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On 19 August political and industry groups gathered for the inaugural Electric Vehicle (EV) Summit to discuss the rapid implementation of EV's to tackle climate and cost of living pressures. This included subsidies and other measures to incentivise EV adoption and disincentive high emission vehicles. ‘But if we are serious about decarbonisation, we need to include e-bikes in the discussion on vehicle subsidies’, said Peter Mclean, CEO, Bicycle NSW. ‘E-bikes are, on average, 80 times cheaper to purchase than an EV and 40 times more energy efficient to produce.’

Some of the reasons why we back e-bike subsidies:

They’re for the people.

The cheapest EV in Australia is around $50 000. Even with a very generous and unlikely 30% ($15 000) subsidy, that’s $35 000 that most of us won’t have.  A quarter of that will get you an excellent e-bike. Subsidies would make e-bikes available to those who would most benefit from them.

People of any age and ability can ride an e-bike confidently up hills and long distances with ease.

New member, Tien commuting to work after dropping off the kids

Photo Bicycle NSW: New member, Tien commuting to work after dropping off the kids

Bicycles reduce traffic congestion.

‘EVs don’t address the multibillion dollar social and economic burden created by traffic congestion, or the human toll.  In each State of Australia, up to 2 million trips under 2 km are made every day.’ In 2019 this cost $19 billion nationwide and is estimated to cost 38.9 billion by 2031. ‘We need to address this issue because we can't just replace every vehicle with an EV and keep building more and more roads. This is an opportunity for a mode shift and e-bikes are an incredibly efficient option for these millions of short trips.’  Peter Mclean, CEO, Bicycle NSW.

A substitute for cars.

For many, e-bikes and e-cargo bikes are viable substitutes for cars. E-bike commutes compared to normal cycling tend to be further and more regular regardless of weather and conditions.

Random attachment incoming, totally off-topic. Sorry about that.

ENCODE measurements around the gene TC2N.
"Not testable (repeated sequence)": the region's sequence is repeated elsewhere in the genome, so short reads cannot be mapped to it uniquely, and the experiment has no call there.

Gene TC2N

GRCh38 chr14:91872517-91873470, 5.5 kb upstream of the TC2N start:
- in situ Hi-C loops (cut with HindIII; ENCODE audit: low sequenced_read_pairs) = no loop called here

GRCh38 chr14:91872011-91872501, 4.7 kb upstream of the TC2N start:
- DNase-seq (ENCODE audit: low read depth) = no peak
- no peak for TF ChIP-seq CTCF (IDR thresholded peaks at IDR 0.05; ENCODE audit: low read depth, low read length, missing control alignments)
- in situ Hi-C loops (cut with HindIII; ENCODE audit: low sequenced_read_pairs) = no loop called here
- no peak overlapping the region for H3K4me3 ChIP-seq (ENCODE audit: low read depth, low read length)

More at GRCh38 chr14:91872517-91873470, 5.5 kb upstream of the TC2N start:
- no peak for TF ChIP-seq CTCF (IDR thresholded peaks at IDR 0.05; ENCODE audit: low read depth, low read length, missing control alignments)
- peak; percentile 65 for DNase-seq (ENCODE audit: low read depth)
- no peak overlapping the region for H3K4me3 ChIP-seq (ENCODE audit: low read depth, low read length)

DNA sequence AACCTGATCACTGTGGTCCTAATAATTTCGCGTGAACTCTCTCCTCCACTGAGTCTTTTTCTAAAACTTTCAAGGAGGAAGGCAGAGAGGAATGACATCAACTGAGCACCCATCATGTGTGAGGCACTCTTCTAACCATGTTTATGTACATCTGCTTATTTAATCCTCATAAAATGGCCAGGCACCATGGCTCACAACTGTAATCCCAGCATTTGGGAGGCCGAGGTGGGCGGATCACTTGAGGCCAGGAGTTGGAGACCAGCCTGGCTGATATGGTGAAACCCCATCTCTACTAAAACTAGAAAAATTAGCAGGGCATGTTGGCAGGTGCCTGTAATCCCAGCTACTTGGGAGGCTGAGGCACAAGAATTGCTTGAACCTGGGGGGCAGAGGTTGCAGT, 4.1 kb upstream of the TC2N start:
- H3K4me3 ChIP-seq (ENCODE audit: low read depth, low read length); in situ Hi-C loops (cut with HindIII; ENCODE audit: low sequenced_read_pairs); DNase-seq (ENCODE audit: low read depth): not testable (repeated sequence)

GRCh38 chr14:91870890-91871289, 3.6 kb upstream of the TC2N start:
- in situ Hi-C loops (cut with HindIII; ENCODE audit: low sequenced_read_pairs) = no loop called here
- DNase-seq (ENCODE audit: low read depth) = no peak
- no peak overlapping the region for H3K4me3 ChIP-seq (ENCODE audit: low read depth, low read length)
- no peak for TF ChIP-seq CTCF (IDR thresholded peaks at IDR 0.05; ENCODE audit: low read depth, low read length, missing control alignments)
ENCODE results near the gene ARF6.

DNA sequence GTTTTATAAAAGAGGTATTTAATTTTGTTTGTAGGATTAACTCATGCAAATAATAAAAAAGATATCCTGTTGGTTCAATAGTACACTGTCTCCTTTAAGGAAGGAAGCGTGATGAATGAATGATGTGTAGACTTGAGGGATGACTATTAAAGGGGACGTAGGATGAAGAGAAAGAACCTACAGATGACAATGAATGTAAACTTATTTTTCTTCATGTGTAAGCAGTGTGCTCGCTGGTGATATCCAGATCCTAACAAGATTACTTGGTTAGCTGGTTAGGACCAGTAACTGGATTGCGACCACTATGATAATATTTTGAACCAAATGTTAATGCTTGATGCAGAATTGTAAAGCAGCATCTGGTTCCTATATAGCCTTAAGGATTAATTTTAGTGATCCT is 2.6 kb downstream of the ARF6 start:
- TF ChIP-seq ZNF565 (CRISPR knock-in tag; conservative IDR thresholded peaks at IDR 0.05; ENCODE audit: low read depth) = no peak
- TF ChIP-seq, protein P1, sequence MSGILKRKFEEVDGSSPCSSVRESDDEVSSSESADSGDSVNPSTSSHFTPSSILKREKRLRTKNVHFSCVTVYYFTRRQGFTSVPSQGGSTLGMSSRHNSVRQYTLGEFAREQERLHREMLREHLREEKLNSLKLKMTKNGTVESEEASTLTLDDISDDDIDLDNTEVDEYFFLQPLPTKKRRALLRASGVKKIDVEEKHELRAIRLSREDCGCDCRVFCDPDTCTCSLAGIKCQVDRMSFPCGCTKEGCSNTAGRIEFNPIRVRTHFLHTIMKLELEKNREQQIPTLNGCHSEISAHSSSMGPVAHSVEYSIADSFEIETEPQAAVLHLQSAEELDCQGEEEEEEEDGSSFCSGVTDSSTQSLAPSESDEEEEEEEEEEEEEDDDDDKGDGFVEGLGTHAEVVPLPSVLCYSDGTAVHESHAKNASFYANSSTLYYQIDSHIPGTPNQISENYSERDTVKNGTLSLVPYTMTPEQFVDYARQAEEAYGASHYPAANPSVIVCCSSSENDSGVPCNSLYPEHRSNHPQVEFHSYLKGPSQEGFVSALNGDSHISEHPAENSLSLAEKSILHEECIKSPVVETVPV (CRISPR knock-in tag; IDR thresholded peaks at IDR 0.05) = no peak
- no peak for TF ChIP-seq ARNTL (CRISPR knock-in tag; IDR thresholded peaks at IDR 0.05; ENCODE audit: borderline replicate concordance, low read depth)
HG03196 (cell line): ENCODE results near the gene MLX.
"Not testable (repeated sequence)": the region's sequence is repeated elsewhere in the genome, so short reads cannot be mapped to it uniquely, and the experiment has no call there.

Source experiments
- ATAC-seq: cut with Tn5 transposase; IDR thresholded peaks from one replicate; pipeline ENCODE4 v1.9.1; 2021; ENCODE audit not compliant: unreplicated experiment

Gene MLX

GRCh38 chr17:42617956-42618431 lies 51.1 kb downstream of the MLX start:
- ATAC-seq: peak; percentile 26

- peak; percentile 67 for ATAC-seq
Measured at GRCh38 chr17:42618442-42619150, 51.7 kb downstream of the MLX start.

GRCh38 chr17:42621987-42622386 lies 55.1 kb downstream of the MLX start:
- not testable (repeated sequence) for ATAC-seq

More bikes mean safer streets.

What?The Virtuous Cycle’ explains that ‘bicycle-friendly’ societies such as The Netherlands, the UK and France, etc., became safer for cyclists (compared to Australia) when a critical mass was reached sufficient to change driver behaviour. This cultural shift occurred decades before adequate bicycle infrastructure caught up, but it accelerated the demand for better infrastructure. It’s all about numbers. At BNSW to encourage rapid mode shift we have to ride and chew gum i.e., campaign for better infrastructure and policies that encourage active transport.

Improved health.

A new systematic review found ‘e-cycling offers a physically active alternative to the largely sedentary behaviour associated with motorized commuting,” it also found that regular riding benefits users … ‘not only in terms of their fitness, but also … blood pressure, fat metabolism, and their mental well-being.’

Improved wellbeing.

This finding comes as no surprise to cyclists because riding (as opposed to driving) is active, social and fun.


The transport sector is responsible for 25-30% of the world’s carbon emissions. To reach Net Zero as quickly as possible, The UN and the IEA are calling for a rapid and large-scale switch to active transport.

Unlimited free parking.

You can easily fit 10 bikes in the space of one car.

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